Practice pointA recommendation on a subject that is outside the scope of the search strategy for the systematic review, based on expert opinion and formulated by a consensus process.Question mark transparent.png

Proximal visualisation is unnecessary if the colon proximal to the cancer is to be included in the resection specimen. In patients with residual un-visualised colon, colonoscopy should be performed 3–6 months after surgery, providing no non-resectable distant metastases are found.

Practice pointA recommendation on a subject that is outside the scope of the search strategy for the systematic review, based on expert opinion and formulated by a consensus process.Question mark transparent.png

In patients with a defunctioning loop ileostomy, it is preferable to undertake colonoscopy after this is reversed to enable adequate bowel preparation.

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Health system implications

Clinical practice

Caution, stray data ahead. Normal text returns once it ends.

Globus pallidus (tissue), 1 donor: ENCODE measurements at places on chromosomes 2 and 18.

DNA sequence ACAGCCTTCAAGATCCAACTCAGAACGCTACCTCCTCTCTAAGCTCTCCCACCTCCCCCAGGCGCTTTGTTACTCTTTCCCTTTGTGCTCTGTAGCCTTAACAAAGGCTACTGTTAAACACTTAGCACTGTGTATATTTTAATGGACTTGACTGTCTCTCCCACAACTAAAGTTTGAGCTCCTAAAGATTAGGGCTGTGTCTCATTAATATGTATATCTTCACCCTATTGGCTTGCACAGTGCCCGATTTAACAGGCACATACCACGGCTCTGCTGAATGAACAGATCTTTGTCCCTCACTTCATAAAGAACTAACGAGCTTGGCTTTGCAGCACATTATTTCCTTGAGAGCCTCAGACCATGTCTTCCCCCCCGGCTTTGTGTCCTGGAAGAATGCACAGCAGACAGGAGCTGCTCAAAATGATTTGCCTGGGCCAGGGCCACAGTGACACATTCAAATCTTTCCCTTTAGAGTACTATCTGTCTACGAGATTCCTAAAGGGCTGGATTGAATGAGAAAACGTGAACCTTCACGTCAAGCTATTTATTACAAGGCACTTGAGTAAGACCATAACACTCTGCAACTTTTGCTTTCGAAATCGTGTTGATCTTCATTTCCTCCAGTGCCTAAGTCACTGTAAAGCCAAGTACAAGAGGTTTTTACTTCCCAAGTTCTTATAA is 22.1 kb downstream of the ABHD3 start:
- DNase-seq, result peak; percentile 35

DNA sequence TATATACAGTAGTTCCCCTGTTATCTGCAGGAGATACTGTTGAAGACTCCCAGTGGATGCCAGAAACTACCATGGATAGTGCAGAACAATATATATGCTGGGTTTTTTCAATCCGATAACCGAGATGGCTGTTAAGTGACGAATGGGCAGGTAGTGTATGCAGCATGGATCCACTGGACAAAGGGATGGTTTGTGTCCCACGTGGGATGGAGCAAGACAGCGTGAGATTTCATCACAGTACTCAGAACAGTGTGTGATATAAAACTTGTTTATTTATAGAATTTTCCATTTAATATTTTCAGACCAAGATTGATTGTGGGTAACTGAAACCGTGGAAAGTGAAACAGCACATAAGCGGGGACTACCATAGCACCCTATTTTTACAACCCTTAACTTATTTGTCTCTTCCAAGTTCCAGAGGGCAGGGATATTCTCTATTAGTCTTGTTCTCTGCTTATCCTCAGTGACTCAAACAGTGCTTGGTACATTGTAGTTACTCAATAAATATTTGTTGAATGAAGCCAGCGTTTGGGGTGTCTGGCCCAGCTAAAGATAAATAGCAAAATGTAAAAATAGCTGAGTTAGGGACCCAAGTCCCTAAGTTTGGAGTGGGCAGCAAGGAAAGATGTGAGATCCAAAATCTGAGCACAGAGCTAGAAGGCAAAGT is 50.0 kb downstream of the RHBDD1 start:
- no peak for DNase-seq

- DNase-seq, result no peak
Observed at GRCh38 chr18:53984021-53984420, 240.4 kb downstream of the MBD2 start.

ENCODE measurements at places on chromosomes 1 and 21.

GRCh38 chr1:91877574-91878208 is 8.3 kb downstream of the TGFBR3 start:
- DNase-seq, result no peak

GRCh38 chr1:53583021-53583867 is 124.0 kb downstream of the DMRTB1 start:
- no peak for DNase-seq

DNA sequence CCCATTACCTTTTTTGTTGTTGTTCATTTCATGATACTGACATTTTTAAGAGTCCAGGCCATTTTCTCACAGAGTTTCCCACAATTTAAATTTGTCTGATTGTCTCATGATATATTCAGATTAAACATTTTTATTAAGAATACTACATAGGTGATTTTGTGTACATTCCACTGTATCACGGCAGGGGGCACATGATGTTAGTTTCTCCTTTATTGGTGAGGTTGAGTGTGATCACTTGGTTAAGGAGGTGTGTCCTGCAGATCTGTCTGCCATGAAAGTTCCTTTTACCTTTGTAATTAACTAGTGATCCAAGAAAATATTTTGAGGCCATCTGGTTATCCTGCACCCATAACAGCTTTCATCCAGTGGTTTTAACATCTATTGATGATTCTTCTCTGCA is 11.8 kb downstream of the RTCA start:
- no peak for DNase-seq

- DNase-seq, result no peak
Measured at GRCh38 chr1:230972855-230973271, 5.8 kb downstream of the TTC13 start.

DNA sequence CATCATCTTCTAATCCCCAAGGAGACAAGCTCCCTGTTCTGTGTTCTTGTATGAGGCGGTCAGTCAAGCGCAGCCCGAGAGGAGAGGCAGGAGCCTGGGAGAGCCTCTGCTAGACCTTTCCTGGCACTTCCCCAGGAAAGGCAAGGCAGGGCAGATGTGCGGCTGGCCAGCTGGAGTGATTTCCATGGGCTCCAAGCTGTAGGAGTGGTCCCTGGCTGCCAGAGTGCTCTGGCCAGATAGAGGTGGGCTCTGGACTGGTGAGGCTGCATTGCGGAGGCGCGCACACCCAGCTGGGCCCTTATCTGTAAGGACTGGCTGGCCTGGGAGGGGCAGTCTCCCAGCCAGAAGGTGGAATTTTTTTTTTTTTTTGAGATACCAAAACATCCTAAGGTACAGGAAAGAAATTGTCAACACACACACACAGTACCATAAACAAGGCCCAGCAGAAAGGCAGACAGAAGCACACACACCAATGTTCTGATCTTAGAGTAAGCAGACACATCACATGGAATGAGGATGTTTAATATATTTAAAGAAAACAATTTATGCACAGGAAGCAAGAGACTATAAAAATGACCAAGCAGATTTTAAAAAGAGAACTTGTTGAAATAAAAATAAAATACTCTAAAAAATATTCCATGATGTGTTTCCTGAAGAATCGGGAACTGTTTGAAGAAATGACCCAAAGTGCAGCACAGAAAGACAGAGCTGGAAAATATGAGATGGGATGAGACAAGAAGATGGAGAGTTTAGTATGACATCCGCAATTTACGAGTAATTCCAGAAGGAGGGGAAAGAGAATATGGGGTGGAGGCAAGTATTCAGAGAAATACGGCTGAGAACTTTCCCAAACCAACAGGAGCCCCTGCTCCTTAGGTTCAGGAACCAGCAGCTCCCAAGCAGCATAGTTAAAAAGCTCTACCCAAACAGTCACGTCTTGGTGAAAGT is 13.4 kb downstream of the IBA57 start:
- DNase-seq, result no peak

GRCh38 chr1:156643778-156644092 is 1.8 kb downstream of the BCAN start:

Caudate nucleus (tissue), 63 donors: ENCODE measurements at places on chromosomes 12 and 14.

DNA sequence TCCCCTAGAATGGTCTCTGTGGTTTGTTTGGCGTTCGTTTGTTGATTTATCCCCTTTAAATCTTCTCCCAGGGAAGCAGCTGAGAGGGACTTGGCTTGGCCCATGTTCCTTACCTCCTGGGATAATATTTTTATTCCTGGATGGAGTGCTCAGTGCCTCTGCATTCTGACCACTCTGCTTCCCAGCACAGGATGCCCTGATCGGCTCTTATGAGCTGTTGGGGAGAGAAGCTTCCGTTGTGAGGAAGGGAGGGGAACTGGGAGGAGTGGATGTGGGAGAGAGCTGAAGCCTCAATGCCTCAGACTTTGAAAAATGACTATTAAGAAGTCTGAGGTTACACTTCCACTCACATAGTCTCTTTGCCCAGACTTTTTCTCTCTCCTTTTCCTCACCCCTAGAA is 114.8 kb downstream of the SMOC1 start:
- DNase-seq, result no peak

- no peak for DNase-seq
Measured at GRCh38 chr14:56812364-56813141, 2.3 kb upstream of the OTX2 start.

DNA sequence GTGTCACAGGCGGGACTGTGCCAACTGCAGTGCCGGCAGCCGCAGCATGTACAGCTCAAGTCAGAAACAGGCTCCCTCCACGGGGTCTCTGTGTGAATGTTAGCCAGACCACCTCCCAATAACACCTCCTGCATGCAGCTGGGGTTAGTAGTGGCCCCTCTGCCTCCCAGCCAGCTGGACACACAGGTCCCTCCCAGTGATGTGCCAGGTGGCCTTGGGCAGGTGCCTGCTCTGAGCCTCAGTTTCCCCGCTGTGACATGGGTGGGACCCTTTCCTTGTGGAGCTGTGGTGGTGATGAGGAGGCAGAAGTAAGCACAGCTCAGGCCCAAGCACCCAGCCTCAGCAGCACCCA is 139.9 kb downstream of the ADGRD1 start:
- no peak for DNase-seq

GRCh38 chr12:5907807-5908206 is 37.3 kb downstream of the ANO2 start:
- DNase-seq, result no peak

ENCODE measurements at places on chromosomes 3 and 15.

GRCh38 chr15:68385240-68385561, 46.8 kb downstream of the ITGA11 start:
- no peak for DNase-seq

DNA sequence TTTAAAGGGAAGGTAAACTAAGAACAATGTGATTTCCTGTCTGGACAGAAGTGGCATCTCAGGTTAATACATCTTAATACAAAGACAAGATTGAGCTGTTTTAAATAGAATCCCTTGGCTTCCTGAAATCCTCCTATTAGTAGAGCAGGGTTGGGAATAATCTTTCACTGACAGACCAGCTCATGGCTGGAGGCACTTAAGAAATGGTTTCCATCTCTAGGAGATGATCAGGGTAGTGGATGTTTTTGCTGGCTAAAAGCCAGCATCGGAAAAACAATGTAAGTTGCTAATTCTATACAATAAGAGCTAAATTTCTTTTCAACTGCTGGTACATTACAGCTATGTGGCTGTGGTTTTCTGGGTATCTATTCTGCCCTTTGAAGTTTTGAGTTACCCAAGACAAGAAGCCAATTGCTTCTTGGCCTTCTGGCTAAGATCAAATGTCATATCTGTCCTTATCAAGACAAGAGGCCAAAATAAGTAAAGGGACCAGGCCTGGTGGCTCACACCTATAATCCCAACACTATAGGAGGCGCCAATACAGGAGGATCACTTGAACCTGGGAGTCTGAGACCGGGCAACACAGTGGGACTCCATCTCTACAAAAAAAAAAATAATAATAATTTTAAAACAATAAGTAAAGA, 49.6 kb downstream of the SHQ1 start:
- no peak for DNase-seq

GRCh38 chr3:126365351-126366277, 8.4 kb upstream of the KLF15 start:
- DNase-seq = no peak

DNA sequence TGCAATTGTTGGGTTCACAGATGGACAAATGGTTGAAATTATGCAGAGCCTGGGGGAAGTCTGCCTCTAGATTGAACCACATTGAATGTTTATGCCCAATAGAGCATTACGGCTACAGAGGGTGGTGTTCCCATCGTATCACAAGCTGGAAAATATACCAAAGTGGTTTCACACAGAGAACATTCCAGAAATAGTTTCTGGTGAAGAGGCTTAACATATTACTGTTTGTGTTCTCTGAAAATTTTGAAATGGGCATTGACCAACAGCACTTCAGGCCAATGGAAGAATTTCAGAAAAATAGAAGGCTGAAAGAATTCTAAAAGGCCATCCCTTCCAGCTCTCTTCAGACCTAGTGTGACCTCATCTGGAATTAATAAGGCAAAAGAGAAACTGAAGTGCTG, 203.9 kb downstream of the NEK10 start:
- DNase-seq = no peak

No significant effects on clinical practice are anticipated, because the evidence-based recommendations and consensus-based recommendations have not changed.

Resourcing

No significant effects on resource requirements are anticipated, because the evidence-based recommendations and consensus-based recommendations have not changed.

Barriers to implementation

No significant barriers to the implementation of these recommendations have been identified.

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References

  1. Cancer Council Australia ColonoscopyAn examination of the large bowel using a camera on a flexible tube, which is passed through the anus. Surveillance Working Party. Clinical Practice Guidelines for Surveillance Colonoscopy – in adenoma follow-up; following curative resection of colorectal cancer; and for cancer surveillance in inflammatory bowel disease. Sydney: Cancer Council Australia; 2011 Dec.
  2. 2.02.12.22.32.42.52.62.72.82.9 Bryce AS, Johnstone MS, Moug SJ. Improving lesion localisation at colonoscopy: an analysis of influencing factors. Int J ColorectalReferring to the large bowel, comprising the colon and rectum. Dis 2015 Jan;30(1):111-8 Abstract available at http://www.ncbi.nlm.nih.gov/pubmed/25376334.
  3. 3.003.013.023.033.043.053.063.073.083.093.103.11 Johnstone MS, Moug SJ, West of Scotland Surgical Research Network.. The accuracy of colonoscopic localisation of colorectal tumours: a prospective, multi-centred observational study. Scott Med J 2014 May;59(2):85-90 Abstract available at http://www.ncbi.nlm.nih.gov/pubmed/24659380.